Monday, February 25, 2013

Godly Play: Jonah, the Backwards Prophet

The story of Jonah is one that I like to tell either before or during Lent, because it deals with the theme of returning to God, which is what Lent is all about. 

We heard the story again on Sunday, and I told it very differently than when I told it the first time last year. From what I have read in my personal theological studies, the original audience would have understood Jonah to be a comedy about a bumbling prophet, who does everything except what a prophet is really supposed to do. I realized that I had been way too serious in my storytelling the first time, so I intentionally tried to be a lot more playful this time in my tone of voice and how I moved the figures around on the felt.

The children that I was with also seemed to have more fun with the story this time around as well. During the Wondering, the first time around, the children seemed incensed that God didn't severely punish Jonah for being such a jerk. This time around, they seemed to just laugh at Jonah and see the irony in his actions.

The Wondering for this story is always particularly good, because the biblical account doesn't give us a conclusive ending. Jonah pitches a temper tantrum with God in the desert,  because he wants Nineva to be destroyed. Then, God patiently asks him why he (God) should not have compassion on the 120,000 people and the many animals that live in the city.  And that's how the story ends. One of the Wondering questions in the Godly Play story is how the children would end the story. One child answered that he would have Jonah go back to Nineva and buy ice cream for all the poor people in the city. Gosh, I sure hope that Jonah ended up doing something like that!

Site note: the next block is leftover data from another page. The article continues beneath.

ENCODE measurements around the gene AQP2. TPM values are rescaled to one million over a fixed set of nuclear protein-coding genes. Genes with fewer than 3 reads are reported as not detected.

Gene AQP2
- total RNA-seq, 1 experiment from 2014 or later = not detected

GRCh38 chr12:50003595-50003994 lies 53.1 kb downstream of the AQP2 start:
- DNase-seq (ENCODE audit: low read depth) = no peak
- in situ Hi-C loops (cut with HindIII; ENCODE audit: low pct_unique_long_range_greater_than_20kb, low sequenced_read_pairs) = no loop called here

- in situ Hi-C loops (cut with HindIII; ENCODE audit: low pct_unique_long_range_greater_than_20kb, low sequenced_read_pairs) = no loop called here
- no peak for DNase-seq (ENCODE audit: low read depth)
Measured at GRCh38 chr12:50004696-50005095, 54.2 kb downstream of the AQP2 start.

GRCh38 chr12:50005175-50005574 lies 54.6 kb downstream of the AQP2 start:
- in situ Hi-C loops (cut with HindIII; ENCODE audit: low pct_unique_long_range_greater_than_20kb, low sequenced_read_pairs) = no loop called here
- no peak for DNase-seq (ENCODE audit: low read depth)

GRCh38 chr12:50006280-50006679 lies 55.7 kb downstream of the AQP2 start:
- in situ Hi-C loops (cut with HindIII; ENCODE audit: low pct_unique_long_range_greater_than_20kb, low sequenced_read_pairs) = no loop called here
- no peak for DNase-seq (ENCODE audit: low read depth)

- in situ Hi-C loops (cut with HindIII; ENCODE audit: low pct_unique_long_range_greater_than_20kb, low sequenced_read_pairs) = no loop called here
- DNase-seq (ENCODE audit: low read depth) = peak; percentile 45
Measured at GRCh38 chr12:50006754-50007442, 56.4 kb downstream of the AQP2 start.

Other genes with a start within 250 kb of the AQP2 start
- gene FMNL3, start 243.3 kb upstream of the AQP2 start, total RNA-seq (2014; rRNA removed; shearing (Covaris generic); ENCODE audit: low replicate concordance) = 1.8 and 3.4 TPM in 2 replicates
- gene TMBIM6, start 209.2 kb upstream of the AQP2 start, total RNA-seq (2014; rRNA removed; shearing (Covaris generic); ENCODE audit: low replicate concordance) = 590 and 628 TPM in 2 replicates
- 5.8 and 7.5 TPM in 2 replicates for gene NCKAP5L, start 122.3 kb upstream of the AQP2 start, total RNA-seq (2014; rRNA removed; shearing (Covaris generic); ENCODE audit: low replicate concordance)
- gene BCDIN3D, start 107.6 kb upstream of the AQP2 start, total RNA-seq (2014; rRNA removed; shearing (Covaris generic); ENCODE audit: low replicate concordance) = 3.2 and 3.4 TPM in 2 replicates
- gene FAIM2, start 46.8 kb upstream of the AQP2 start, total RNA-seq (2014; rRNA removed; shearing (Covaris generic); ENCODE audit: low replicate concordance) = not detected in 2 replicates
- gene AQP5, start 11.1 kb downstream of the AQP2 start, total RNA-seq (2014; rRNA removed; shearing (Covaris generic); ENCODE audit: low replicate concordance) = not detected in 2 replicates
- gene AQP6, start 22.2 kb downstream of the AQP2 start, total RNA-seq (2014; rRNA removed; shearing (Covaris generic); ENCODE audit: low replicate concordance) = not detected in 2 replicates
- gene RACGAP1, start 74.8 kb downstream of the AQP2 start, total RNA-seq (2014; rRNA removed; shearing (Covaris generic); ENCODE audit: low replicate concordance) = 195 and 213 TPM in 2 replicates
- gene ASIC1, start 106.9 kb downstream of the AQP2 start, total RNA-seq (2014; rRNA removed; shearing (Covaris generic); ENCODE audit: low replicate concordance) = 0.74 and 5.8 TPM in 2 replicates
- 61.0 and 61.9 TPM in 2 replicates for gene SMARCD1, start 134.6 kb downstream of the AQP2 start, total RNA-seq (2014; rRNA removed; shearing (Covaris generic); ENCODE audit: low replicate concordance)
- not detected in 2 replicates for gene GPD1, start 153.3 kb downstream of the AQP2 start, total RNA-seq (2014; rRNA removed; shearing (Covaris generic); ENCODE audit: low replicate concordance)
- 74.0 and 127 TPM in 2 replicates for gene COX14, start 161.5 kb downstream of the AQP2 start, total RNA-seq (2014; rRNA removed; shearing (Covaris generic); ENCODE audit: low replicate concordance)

During the Response Time, one child drew this picture below. She explained that the flying figure is Jesus coming close to Jonah, "because God came close to Jonah at the end of the story instead of punishing him". What a great revelation of God's mercy and grace!

And on a different note, my on-line friend, Caro from Naturkinder, writes her blog in her native German, but always includes a summary in English. She's inspired me to try this as well. If I wrote each post in both languages, I'd never get anything written, but I do realize that not everyone in Germany wants to read a long post in English, so here goes . . . 

Am Sonntag hörten wir die Godly Play-Geschichte, "Jona, der unmögliche Prophet" in der Kinderkirche. Diese Erzählung passt gut zur Fastenzeit, weil es um das Thema "Rückkehr zu Gott" handelt. 

Diesmal habe ich die Geschichte viel spielerische als letztes Jahr erzählt, da die ursprüngliche Bibelgeschichte eher wie eine Komödie spielt. 

Wenn du dich mehr für die Godly Play-Pädagogik interessiert, kannst du hier schauen. Sie ist ziemlich verbreitet in Deutschland und es gibt einen Verein, Godly Play Deutschland e.V., dafür. 

Linked to Montessori Monday at Living Montessori Now

and Waldorf Wednesday at Seasons of Joy


  1. This is a good reminder. My storytelling style, too, is often not as playful as it perhaps should be.

    1. I've learned a lot about being more playful from the German storytellers. They are also asking the question, "Where are the playful moments?" in whatever story they are working on.

  2. I loved that drawing, Sheila! Indeed, a great revelation))
    The material is beautiful, too. Love the boat.

  3. I loved hearing about your more playful version of the Jonah story, Sheila! And I loved the children's responses! :) Deb @

    1. Thank you, Deb! You are always such an encouragement!

  4. Replies
    1. Sounds yummy! Maybe we should invent a new flavor?